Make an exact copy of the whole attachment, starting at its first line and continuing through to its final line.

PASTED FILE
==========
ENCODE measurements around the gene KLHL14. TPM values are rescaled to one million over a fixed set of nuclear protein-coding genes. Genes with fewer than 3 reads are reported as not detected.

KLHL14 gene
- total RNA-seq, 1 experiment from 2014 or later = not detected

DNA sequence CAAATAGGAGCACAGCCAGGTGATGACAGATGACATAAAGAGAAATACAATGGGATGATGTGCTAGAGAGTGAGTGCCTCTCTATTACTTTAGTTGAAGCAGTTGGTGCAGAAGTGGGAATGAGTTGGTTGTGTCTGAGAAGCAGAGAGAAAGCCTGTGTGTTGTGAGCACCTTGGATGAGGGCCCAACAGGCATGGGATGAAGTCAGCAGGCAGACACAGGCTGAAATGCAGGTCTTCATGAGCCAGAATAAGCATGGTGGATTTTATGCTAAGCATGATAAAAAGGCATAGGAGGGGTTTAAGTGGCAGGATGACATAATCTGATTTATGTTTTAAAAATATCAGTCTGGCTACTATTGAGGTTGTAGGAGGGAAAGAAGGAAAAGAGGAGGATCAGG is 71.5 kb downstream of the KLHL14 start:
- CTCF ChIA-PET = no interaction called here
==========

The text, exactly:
ENCODE measurements around the gene KLHL14. TPM values are rescaled to one million over a fixed set of nuclear protein-coding genes. Genes with fewer than 3 reads are reported as not detected.

KLHL14 gene
- total RNA-seq, 1 experiment from 2014 or later = not detected

DNA sequence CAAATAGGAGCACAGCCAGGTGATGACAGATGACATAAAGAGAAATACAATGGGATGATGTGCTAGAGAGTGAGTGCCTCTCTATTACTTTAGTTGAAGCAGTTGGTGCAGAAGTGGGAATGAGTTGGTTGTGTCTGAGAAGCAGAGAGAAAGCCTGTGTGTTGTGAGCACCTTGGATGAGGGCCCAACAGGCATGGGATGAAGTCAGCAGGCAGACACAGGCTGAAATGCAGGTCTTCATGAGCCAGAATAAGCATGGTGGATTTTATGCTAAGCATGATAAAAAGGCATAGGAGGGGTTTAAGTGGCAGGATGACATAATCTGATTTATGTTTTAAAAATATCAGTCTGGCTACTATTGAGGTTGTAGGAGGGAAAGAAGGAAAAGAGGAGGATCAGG is 71.5 kb downstream of the KLHL14 start:
- CTCF ChIA-PET = no interaction called here